This policy is already being used by organisations like CommerceNet and the Electronic Frontier Foundation (EFF). Sites that display the trustmark have formally agreed to adhere to privacy principles, disclose their information gathering and dissemination practices, and submit to a comprehensive assurance process.
The main industry principles include removing certain categories of non-essential, personally identifiable data from information products and services such as financial or medical records, removing the records of individuals under the age of eighteen from locator service products. The principles are directed at directory services such as PRIDE that provide information that assists users in identifying individuals for various purposes.
Cryptography covers systems used for protecting information against unauthorised access. Cryptography is one important technical means by which PRIDE will ensure the integrity and confidentiality of its electronic payment services. In a networked environment information is increasingly at risk from theft or misuse. Cryptography is the key enabling technology that allows personal information and communications to remain private and safeguards the security of online transactions, without fear of fraud.
Governments have tried to limit the use of encryption for fear that their intelligence activities are hampered by the cryptographic use of foreign states and criminals. Since the rise of cryptography over the past decades, governments increasingly worry about criminals using cryptography to thwart law enforcement. Thus, many countries are considering laws focusing on maintaining law-enforcement and national-security capabilities through regulation of cryptography.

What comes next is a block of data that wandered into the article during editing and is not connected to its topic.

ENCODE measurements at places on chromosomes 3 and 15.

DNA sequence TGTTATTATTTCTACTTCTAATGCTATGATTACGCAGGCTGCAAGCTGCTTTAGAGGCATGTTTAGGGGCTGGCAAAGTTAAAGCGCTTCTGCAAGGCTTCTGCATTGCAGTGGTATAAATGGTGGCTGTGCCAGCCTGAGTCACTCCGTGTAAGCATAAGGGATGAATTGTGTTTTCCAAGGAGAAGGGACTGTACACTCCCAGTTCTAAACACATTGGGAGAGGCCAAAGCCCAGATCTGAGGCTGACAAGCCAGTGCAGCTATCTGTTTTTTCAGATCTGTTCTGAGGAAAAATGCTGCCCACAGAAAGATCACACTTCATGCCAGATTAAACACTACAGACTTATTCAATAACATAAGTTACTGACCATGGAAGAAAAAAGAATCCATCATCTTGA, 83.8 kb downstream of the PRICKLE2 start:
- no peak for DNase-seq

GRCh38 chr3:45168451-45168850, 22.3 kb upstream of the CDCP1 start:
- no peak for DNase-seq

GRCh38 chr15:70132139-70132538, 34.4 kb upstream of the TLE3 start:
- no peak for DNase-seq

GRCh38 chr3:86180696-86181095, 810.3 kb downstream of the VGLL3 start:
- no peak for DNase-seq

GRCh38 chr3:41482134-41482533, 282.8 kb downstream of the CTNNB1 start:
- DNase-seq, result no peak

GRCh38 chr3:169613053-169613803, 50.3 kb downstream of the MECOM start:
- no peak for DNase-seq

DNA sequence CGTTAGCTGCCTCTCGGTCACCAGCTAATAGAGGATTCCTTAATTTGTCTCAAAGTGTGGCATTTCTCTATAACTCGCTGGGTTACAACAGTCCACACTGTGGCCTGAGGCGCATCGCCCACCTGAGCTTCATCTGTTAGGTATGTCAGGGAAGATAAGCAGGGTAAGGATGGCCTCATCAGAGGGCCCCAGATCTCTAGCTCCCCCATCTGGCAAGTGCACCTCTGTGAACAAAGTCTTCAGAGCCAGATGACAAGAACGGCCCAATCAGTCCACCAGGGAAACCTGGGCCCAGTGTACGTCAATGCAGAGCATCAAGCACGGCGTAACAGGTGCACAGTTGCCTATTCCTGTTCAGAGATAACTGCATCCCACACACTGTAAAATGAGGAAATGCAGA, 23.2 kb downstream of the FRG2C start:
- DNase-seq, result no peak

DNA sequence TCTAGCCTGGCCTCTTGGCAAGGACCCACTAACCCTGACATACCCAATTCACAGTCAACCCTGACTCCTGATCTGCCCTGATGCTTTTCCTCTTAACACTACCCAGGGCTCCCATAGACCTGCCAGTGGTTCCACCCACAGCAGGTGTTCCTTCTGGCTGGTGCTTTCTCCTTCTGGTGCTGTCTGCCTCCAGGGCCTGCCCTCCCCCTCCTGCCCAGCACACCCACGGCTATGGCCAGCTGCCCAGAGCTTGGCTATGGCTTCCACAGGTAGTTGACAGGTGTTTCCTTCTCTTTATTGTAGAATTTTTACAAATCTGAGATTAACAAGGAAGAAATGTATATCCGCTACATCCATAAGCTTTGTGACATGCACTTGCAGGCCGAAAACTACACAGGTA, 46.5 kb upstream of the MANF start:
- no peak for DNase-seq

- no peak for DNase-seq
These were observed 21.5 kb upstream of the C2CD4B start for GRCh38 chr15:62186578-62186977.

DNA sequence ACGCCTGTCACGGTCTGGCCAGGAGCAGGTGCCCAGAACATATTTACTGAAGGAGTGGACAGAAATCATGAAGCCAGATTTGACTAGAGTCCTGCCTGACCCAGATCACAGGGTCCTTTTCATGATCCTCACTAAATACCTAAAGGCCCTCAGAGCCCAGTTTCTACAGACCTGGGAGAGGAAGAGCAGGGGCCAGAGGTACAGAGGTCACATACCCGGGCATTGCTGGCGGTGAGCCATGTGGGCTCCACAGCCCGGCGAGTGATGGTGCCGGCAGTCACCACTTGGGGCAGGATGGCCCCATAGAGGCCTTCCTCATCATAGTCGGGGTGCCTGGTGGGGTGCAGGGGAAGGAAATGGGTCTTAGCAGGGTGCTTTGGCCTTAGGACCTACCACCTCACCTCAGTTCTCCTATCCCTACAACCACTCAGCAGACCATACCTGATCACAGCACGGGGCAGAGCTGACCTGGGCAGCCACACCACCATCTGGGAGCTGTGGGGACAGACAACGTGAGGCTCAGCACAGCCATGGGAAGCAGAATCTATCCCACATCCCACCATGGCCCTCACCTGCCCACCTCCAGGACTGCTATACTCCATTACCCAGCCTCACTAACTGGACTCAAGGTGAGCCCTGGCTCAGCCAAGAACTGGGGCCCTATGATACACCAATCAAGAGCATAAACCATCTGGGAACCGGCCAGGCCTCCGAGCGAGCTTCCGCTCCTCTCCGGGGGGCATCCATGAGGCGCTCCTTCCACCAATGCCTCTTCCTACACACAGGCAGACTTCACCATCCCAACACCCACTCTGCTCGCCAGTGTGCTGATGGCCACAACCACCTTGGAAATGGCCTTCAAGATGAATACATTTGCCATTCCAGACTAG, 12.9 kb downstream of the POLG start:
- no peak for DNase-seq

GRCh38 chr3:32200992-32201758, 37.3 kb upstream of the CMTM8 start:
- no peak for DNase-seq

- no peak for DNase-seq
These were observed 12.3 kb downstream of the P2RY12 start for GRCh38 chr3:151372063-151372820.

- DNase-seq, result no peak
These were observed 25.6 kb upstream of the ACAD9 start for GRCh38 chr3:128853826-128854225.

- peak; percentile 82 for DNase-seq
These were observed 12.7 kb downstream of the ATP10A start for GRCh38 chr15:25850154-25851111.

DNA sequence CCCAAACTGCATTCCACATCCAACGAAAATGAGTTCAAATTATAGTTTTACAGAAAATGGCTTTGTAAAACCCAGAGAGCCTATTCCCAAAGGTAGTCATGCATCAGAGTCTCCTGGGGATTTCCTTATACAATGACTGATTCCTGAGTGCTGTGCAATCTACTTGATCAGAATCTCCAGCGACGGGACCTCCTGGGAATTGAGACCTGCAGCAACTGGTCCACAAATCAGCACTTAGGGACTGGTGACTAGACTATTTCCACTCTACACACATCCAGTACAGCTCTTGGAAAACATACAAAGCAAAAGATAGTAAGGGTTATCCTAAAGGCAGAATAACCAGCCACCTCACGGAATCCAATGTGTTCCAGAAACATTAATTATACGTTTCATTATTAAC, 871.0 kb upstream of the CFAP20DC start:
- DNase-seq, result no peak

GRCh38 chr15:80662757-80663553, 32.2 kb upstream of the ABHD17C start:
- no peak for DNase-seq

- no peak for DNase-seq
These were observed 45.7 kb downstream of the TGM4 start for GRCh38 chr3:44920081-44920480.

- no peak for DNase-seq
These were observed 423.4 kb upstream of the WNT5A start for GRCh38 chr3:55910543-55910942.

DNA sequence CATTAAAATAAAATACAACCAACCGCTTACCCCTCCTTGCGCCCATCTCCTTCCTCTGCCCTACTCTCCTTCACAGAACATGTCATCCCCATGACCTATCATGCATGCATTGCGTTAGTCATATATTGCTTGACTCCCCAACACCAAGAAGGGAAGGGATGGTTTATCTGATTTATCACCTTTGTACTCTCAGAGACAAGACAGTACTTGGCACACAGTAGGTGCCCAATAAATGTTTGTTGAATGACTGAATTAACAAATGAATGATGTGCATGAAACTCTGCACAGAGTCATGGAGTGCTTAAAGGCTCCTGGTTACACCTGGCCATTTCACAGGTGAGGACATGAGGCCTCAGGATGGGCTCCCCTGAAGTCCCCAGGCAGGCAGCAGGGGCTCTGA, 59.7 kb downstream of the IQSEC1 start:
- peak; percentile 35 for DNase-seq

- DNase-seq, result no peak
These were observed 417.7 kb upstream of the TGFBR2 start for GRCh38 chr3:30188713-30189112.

The regulatory mechanisms in place to restrict cryptography are through import/export controls on cryptographic products. This policy is in deference to law enforcement and national security concerns over the ability for governments to listen in. Any regulation hindering the use of encryption products and services will hinder the flow of personal information, which is related to the provision of PRIDE services.
Until there is an international settlement on full strength encryption products, the encryption industry will not be able to move forward. The prohibition of such products would be unenforceable in practice, since the basic mathematical methods are published and well known and can be easily implemented in software. In May 1997 Microsoft announced that it had obtained US government approval for the export of powerful 128-bit encryption to banks world-wide for protection of online financial transactions and other moves since have continued to demonstrate the problems.
The EU Data Protection Directive has tried to harmonise the conditions under which access to personal data processing and transfer to third countries is lawful. The main shared principles enacted by member states are in the area of:
The data subject is entitled to a description of the data being processed about them, a description of the purposes for which it is being processed; a description of any potential recipients of the data and any information as to the source of the data (where available). In addition where the data are processed automatically, and are likely to form the sole basis for any decision significantly affecting the data subject, then they will also be entitled to know the logic involved in that decision making.
The UK Data Protection Law provides that processing may only be carried out where one of the following conditions has been satisfied.
Personal data may only be transferred to third countries if those countries ensure an adequate level of protection for the rights and freedoms of data subjects. It is unlikely that adequate protection to EU standards will be found widely outside the EU.